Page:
(The Center Square) – The Federal Emergency Management Agency (FEMA) has distributed more than $800 million since Hurricane Ida devastated southeast Louisiana one month ago, but state officials say temporary housing remains an unmet need.
More than 500,000 individuals and households have been approved for recovery assistance, FEMA said, including $223 million in rental aid, $111 million for damaged property and $318 million for other needs, such as medical, funeral and child care expenses.
“In the 30 days since Hurricane Ida struck Louisiana, disaster survivors have received more than $660 million in grants and $211 million in low-interest loans to survivors of the storm, as state and federal efforts remain focused on helping survivors and communities recover,” the agency said.
While large sums of funding have been committed, state leaders are concerned about the pace of temporary housing support, as thousands of residents in affected communities lack basic living arrangements needed to bridge the gap until their homes can be repaired.
Rep. Tanner Magee, R-Houma, has used social media to raise awareness about living conditions in hard-hit Terrebonne and Lafourche parishes.
“People do not have shelter,” Magee tweeted. “My question for [FEMA] is when can we expect the first [temporary] housing solution to arrive? And if there is an issue – what is it?”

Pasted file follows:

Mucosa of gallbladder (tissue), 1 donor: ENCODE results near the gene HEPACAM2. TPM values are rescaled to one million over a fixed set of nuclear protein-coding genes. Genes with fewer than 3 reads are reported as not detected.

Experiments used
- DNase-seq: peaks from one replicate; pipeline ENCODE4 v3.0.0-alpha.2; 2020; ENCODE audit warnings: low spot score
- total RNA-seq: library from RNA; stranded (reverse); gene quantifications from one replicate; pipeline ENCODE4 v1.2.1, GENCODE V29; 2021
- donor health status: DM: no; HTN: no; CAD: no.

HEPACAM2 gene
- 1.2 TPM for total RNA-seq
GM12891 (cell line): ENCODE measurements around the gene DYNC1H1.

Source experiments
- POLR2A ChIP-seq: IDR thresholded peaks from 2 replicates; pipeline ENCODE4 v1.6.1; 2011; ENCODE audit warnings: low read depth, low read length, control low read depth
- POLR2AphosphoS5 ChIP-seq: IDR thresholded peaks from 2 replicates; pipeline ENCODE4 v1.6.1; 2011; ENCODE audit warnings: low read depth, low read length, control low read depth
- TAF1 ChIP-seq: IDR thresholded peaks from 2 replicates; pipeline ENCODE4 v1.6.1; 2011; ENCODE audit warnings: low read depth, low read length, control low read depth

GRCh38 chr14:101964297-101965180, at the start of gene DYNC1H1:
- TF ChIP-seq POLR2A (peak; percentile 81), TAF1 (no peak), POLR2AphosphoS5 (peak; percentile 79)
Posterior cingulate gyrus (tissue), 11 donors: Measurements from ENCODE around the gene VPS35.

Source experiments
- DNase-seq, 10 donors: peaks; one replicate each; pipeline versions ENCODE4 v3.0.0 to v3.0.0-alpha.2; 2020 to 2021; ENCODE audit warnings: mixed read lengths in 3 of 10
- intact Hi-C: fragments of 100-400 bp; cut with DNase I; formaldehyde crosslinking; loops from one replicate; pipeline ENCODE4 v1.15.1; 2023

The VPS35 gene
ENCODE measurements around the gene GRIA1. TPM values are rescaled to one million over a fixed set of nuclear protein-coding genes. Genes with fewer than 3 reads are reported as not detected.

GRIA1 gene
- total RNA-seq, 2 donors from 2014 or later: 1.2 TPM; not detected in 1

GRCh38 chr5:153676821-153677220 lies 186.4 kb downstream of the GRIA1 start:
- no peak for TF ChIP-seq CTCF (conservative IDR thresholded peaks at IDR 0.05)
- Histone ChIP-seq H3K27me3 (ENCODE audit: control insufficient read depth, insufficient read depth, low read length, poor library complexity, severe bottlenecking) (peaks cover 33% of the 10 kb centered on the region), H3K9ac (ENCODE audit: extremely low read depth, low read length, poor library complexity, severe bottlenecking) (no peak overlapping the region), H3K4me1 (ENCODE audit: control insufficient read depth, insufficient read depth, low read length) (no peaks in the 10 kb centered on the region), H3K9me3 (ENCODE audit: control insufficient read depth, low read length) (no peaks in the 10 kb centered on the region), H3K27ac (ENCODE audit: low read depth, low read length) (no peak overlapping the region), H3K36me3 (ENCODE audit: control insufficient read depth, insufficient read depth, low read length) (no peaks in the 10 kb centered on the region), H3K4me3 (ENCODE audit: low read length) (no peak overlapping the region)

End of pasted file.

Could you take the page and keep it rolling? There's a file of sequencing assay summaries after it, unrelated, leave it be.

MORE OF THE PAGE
Magee has promoted stories of residents living in trucks and tents and sifting through rubble to locate homeowner documents required for FEMA applications; other scenarios include homelessness and sleeping outside.
Magee said 10,000 residents in Terrebonne Parish have applied for FEMA trailers that have not arrived, which he said was “ridiculous.”
Louisiana Attorney General Jeff Landry also has decried housing conditions. In a letter sent Tuesday to Gov. John Bel Edwards, Landry praised faith-based and charitable organizations for providing food and supplies in the absence of on-the-ground government support.
“My team and I have heard from many local leaders in the impacted region that they need thousands of housing units to provide for their citizens and aid in our coastal recovery," Landry wrote. "My staff has heard from these same locals leaders that they have been told these housing units are still weeks from arrival.”
Edwards has maintained that housing is top priority for storm-damaged areas since a recent trip to Washington, where he petitioned federal lawmakers and the Biden administration for recovery support alongside members of Louisiana's congressional delegation.
In a letter to members of Louisiana's congressional delegation, Edwards wrote nearly 1,000 people still were living in storm shelters one month after Ida made landfall, and thousands of others were “living in very difficult circumstances.”
Edwards proposed amending federal law to allow FEMA to grant funding for temporary housing programs directly to states so Louisiana could circumvent federal bureaucratic delays and meet its own temporary housing needs.
Magee said Wednesday on Facebook that delegating FEMA’s temporary housing authority to Louisiana might come to fruition.
“Trying to update [temporary] housing situation as best I can," he wrote. "After countless phone calls with (state) Rep. (Jerome) Zeringue, Congressman (Steve) Scalise, Congressman (Garret) Graves, Congressman Troy Carter, the Governor’s office, FEMA, and (Terrebonne) President (Gordon) Dove, it is my understanding that FEMA is going to allow something it hasn’t done before, which is allow the state to manage and secure mobile units.
“The exact details of how this will work I’m still learning," Magee said.